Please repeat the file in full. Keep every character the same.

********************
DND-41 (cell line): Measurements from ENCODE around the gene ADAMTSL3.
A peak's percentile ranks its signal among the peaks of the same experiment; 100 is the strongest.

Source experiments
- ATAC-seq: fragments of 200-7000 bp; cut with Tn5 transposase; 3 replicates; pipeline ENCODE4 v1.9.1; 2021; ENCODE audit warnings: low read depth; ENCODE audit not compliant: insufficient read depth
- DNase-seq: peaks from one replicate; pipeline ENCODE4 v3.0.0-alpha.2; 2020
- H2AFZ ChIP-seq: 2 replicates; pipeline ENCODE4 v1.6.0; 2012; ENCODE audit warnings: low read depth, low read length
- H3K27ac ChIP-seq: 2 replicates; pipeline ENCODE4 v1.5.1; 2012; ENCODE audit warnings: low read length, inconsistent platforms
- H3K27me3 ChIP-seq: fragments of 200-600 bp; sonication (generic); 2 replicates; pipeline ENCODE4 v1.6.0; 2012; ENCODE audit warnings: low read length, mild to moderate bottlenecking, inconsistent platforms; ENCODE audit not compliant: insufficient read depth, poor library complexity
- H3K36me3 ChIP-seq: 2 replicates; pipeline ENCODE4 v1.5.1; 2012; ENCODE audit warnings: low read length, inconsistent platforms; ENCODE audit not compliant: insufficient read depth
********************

DND-41 (cell line): Measurements from ENCODE around the gene ADAMTSL3.
A peak's percentile ranks its signal among the peaks of the same experiment; 100 is the strongest.

Source experiments
- ATAC-seq: fragments of 200-7000 bp; cut with Tn5 transposase; 3 replicates; pipeline ENCODE4 v1.9.1; 2021; ENCODE audit warnings: low read depth; ENCODE audit not compliant: insufficient read depth
- DNase-seq: peaks from one replicate; pipeline ENCODE4 v3.0.0-alpha.2; 2020
- H2AFZ ChIP-seq: 2 replicates; pipeline ENCODE4 v1.6.0; 2012; ENCODE audit warnings: low read depth, low read length
- H3K27ac ChIP-seq: 2 replicates; pipeline ENCODE4 v1.5.1; 2012; ENCODE audit warnings: low read length, inconsistent platforms
- H3K27me3 ChIP-seq: fragments of 200-600 bp; sonication (generic); 2 replicates; pipeline ENCODE4 v1.6.0; 2012; ENCODE audit warnings: low read length, mild to moderate bottlenecking, inconsistent platforms; ENCODE audit not compliant: insufficient read depth, poor library complexity
- H3K36me3 ChIP-seq: 2 replicates; pipeline ENCODE4 v1.5.1; 2012; ENCODE audit warnings: low read length, inconsistent platforms; ENCODE audit not compliant: insufficient read depth